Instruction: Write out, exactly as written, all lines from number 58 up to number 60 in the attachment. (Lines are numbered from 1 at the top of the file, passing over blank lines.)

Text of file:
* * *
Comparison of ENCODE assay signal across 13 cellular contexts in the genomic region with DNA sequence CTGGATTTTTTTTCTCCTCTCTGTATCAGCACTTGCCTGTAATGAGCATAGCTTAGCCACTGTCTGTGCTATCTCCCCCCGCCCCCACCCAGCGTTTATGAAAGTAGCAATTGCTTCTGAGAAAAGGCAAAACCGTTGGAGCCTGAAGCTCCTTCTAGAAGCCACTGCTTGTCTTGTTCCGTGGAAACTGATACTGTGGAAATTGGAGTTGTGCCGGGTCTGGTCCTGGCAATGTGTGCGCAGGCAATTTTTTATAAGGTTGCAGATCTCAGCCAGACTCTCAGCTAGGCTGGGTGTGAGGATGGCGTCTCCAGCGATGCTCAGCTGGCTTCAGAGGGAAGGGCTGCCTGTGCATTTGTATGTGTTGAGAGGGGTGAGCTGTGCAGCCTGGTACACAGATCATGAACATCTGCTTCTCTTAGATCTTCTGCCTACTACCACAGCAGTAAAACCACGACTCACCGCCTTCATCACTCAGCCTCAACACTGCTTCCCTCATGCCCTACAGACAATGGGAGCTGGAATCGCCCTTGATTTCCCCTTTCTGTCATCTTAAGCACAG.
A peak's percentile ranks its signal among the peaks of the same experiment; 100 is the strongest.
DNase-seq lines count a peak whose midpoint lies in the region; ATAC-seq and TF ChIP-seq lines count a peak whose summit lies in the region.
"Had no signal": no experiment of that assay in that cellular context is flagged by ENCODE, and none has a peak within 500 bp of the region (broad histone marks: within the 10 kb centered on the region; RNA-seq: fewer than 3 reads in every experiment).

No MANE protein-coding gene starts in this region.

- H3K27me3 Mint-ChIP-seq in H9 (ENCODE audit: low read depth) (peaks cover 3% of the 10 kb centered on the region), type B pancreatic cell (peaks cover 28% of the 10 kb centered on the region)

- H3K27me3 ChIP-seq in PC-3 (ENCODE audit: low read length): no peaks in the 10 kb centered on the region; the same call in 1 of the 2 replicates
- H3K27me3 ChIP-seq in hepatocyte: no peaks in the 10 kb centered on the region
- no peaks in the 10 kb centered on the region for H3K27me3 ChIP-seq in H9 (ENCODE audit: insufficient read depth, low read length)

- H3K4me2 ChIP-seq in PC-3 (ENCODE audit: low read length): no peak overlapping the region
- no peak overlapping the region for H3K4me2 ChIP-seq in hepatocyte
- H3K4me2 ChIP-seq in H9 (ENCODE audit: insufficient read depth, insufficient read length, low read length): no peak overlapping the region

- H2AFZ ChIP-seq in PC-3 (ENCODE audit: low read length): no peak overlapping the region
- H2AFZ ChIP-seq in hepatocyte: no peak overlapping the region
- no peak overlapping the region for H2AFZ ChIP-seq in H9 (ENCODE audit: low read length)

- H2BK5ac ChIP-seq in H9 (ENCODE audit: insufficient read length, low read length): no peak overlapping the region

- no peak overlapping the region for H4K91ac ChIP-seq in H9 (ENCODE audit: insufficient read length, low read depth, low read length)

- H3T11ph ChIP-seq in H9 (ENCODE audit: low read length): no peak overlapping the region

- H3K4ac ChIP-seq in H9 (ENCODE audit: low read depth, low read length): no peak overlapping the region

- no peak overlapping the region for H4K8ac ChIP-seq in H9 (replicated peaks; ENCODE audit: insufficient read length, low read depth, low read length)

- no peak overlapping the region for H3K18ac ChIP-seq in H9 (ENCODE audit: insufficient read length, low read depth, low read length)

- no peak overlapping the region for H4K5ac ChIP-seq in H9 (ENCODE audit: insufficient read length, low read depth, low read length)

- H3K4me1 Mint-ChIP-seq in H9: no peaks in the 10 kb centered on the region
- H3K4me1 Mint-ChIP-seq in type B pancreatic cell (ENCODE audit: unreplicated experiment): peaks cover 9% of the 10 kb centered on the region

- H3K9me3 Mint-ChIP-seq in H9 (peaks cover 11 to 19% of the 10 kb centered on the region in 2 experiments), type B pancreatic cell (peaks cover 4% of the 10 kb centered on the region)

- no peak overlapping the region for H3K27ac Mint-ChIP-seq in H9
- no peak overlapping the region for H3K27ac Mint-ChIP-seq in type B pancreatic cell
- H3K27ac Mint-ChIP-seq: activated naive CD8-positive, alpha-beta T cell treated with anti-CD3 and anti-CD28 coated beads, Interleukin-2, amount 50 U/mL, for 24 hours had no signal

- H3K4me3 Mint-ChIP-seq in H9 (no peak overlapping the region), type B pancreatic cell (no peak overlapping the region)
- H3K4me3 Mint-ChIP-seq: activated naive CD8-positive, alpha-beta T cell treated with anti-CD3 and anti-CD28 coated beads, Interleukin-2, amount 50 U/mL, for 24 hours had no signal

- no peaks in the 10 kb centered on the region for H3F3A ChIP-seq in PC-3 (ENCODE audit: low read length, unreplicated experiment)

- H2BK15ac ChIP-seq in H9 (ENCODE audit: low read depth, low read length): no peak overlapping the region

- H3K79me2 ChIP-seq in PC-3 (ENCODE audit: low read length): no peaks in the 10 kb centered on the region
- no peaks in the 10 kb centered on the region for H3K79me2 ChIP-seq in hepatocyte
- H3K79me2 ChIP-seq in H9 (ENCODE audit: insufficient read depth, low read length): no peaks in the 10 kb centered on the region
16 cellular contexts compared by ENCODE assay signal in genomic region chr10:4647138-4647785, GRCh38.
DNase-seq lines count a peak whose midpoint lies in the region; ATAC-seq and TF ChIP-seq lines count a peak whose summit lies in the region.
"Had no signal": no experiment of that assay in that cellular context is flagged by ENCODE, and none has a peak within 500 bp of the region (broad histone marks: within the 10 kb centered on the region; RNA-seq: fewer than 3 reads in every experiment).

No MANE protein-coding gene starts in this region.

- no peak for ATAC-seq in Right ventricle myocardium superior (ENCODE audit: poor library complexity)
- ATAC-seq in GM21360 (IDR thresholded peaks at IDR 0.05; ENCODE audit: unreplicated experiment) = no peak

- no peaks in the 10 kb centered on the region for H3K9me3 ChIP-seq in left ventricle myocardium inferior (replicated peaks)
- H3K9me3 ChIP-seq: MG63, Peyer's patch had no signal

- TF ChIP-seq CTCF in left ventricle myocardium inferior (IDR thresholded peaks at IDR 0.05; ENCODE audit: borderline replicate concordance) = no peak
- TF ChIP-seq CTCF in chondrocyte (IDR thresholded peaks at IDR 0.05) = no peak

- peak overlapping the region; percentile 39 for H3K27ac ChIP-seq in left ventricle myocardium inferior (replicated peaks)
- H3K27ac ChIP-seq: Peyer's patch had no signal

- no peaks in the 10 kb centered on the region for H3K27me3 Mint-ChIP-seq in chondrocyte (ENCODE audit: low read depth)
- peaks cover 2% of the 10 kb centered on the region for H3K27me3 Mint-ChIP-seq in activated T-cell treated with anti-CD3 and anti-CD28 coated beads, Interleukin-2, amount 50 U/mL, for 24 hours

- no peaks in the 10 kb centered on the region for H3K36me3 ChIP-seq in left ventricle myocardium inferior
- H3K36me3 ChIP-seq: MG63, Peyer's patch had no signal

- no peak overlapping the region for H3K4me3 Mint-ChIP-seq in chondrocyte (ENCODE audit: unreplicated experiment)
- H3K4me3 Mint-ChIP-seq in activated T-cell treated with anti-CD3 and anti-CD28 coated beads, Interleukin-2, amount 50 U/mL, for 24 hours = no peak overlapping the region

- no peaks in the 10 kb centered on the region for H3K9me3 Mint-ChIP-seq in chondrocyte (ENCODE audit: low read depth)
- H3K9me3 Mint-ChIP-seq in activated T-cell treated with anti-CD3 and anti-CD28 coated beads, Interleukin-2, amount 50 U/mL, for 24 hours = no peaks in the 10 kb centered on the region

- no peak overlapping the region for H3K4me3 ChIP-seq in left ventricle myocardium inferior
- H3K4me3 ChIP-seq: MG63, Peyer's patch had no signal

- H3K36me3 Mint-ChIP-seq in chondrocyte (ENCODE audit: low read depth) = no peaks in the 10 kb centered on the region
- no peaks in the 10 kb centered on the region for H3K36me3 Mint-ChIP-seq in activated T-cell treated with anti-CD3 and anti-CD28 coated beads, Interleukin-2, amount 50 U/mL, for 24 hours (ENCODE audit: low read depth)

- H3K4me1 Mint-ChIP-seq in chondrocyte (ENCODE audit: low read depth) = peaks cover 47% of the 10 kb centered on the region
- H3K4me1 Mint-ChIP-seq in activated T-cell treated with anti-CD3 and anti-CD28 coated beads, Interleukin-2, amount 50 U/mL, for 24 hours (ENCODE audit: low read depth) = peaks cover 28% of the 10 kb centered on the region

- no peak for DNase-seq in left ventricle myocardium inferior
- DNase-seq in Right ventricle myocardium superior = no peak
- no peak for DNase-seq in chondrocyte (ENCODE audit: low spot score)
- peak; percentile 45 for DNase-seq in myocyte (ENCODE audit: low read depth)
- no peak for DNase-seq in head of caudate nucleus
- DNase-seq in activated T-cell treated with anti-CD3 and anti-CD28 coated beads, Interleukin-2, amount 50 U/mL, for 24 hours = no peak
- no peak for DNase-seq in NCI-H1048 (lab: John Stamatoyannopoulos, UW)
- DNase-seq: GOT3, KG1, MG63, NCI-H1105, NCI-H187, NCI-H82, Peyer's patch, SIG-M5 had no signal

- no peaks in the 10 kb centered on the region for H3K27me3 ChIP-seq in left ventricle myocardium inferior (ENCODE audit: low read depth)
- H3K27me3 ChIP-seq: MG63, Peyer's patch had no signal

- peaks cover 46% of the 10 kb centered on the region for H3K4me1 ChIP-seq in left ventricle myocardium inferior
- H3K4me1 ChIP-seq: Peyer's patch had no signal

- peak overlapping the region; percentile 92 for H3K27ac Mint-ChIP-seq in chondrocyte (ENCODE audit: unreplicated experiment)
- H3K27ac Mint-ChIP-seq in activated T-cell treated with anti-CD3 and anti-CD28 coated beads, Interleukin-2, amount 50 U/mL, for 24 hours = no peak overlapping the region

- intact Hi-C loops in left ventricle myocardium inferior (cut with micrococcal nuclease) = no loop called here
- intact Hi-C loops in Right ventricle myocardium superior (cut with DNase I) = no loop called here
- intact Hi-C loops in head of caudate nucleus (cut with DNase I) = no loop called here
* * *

- H3K36me3 Mint-ChIP-seq in chondrocyte (ENCODE audit: low read depth) = no peaks in the 10 kb centered on the region
- no peaks in the 10 kb centered on the region for H3K36me3 Mint-ChIP-seq in activated T-cell treated with anti-CD3 and anti-CD28 coated beads, Interleukin-2, amount 50 U/mL, for 24 hours (ENCODE audit: low read depth)

- H3K4me1 Mint-ChIP-seq in chondrocyte (ENCODE audit: low read depth) = peaks cover 47% of the 10 kb centered on the region